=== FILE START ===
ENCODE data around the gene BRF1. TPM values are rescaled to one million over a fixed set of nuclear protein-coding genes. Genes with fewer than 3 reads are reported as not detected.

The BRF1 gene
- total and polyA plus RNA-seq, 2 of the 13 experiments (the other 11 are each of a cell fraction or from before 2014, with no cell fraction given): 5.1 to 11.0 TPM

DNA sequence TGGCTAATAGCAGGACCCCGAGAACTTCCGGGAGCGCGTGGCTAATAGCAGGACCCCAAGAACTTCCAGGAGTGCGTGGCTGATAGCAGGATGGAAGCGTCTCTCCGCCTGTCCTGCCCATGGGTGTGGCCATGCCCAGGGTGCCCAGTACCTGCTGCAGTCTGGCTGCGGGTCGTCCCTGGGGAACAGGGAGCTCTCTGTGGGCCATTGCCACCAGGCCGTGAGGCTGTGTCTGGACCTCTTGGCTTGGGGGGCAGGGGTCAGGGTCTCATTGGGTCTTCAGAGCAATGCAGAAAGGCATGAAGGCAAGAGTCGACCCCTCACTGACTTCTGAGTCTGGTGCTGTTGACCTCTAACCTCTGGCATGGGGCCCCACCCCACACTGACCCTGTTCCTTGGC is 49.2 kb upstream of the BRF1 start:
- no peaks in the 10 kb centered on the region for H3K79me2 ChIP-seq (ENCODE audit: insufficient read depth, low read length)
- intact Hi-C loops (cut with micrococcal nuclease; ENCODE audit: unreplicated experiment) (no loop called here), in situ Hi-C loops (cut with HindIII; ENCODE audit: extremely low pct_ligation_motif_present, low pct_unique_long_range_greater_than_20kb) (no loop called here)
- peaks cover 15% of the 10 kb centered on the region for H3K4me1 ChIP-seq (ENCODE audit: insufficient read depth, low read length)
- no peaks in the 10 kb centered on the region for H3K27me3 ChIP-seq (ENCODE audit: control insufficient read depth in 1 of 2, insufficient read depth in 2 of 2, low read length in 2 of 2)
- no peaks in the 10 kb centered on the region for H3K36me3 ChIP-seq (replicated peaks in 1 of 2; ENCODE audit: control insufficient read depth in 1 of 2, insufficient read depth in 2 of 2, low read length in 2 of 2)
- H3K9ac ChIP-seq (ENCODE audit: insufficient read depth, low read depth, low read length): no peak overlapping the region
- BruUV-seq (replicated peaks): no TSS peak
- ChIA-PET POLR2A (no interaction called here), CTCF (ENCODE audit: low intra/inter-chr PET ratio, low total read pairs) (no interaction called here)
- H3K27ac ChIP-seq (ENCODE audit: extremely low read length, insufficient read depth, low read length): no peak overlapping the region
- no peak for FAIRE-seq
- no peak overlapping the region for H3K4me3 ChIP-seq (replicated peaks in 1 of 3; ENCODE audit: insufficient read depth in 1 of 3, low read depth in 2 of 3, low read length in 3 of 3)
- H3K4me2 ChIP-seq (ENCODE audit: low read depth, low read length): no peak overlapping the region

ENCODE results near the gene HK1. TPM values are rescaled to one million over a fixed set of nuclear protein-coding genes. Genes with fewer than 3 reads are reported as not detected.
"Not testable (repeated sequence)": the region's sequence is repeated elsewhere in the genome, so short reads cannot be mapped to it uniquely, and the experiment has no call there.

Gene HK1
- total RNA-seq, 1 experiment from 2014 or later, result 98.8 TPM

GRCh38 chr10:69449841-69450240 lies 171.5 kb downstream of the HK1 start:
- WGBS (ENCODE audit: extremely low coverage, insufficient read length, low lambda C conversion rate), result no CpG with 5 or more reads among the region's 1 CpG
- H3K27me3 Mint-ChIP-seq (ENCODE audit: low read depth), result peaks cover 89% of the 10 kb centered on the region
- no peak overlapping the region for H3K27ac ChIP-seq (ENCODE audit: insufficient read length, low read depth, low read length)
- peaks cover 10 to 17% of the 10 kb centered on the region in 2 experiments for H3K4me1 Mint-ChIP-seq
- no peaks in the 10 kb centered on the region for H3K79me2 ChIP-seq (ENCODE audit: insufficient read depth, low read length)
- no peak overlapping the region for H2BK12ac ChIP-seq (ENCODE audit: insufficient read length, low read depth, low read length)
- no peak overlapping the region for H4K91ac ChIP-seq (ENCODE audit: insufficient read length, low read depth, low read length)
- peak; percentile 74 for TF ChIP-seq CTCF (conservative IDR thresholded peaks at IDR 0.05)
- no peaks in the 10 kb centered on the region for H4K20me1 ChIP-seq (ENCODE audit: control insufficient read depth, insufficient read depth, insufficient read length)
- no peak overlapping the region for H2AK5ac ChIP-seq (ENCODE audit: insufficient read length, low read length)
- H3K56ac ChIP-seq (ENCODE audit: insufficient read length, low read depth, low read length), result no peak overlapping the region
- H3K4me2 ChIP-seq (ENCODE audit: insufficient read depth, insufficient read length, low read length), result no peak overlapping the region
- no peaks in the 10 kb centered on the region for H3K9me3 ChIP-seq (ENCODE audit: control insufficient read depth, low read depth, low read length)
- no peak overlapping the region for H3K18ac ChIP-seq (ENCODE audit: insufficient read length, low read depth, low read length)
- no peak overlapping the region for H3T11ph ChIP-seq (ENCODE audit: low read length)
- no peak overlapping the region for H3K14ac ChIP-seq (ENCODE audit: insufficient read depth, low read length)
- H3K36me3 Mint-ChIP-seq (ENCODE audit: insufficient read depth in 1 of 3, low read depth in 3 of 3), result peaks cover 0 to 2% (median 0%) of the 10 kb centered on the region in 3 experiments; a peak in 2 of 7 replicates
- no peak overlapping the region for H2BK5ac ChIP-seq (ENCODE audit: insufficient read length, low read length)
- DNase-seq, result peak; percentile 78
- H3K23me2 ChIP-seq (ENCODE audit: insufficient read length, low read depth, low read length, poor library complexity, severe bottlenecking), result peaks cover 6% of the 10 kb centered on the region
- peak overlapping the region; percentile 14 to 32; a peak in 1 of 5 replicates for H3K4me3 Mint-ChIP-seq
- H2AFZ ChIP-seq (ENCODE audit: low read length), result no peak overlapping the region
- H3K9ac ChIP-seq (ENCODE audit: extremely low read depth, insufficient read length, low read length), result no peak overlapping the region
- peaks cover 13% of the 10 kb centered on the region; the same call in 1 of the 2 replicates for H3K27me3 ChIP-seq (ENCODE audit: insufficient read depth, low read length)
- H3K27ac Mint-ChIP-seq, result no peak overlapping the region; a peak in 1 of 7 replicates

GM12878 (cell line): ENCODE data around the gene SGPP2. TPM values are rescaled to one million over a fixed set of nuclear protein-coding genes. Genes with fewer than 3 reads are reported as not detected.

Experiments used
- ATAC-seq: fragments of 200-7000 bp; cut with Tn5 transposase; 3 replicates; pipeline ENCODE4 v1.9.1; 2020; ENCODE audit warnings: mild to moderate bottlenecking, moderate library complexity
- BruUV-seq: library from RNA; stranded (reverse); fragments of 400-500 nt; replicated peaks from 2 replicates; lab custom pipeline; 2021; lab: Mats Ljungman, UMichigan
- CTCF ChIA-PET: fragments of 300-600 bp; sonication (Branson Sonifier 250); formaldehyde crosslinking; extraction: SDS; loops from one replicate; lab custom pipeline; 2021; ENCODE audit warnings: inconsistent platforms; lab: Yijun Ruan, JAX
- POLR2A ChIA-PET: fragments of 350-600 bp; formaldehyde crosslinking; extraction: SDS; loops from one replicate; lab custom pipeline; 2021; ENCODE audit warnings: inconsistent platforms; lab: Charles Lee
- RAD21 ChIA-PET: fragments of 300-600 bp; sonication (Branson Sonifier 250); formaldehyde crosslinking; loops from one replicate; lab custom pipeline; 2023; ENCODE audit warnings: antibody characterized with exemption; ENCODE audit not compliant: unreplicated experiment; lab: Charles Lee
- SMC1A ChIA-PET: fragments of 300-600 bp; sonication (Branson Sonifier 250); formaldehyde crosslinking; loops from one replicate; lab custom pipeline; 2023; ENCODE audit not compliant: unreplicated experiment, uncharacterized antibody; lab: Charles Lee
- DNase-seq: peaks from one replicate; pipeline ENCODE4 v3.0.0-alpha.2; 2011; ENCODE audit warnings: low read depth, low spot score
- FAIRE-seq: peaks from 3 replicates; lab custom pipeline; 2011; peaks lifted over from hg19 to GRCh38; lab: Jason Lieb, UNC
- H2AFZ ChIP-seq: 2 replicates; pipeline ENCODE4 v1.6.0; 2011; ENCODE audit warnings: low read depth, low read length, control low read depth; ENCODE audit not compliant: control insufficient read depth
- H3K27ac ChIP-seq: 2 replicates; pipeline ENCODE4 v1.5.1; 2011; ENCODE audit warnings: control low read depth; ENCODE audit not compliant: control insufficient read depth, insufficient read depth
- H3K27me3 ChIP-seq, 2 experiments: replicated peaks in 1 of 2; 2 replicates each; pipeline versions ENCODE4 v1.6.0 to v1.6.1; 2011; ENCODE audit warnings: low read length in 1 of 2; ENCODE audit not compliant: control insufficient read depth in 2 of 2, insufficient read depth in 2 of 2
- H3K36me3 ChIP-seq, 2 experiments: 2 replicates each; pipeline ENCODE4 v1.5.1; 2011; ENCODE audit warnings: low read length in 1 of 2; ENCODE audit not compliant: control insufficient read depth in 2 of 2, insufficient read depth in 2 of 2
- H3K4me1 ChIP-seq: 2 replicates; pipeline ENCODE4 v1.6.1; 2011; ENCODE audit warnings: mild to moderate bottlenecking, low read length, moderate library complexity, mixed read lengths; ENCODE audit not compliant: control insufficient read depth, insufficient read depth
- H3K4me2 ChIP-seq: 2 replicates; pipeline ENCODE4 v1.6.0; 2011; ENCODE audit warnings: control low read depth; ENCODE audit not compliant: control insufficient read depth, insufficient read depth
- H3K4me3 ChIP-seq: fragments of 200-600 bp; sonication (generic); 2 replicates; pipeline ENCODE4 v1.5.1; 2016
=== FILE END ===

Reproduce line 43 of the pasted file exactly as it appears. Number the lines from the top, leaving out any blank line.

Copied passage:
- H2AFZ ChIP-seq (ENCODE audit: low read length), result no peak overlapping the region